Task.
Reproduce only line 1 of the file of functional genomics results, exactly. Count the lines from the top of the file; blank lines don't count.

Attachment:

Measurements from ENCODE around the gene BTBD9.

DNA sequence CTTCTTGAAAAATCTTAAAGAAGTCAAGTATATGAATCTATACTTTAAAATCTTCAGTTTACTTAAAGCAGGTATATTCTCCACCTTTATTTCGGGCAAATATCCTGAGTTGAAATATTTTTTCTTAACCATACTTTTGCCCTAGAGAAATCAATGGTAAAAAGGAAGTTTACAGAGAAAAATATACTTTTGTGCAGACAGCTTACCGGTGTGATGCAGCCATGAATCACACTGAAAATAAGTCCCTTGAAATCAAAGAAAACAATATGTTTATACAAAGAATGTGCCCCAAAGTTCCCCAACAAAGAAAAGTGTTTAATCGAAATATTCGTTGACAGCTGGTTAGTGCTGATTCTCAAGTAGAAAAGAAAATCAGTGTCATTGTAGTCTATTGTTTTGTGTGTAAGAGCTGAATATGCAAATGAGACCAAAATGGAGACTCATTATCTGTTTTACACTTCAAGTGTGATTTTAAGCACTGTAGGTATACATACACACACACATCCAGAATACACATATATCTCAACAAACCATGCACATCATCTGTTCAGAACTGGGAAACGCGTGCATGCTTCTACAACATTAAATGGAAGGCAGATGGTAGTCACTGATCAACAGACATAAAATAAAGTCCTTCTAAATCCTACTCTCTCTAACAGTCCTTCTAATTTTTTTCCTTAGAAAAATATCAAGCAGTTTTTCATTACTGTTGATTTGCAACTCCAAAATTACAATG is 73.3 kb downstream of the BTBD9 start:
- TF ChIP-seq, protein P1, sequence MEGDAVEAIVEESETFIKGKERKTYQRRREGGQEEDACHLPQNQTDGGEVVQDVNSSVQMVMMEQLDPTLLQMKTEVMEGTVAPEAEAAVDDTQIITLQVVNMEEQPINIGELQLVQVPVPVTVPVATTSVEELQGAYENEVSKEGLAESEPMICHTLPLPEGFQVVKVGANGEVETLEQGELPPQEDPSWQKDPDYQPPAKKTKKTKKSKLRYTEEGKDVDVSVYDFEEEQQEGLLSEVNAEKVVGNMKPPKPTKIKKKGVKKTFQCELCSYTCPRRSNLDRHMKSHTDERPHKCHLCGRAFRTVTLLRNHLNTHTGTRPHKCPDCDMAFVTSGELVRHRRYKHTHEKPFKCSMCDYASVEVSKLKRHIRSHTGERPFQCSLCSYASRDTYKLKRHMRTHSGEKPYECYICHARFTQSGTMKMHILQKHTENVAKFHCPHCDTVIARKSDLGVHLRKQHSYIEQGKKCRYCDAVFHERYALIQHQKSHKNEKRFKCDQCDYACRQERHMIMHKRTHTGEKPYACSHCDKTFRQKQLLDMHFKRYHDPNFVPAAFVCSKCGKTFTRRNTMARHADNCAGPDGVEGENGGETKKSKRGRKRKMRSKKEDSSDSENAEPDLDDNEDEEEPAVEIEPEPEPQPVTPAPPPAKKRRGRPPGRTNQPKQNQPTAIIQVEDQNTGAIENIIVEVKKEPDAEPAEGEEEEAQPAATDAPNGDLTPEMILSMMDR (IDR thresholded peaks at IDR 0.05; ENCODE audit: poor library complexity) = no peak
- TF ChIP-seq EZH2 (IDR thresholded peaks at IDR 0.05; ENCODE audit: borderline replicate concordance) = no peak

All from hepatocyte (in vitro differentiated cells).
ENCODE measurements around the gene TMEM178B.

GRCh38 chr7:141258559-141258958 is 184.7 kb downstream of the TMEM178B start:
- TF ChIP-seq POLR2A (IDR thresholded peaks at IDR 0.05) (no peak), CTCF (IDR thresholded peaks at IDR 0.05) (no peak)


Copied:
Measurements from ENCODE around the gene BTBD9.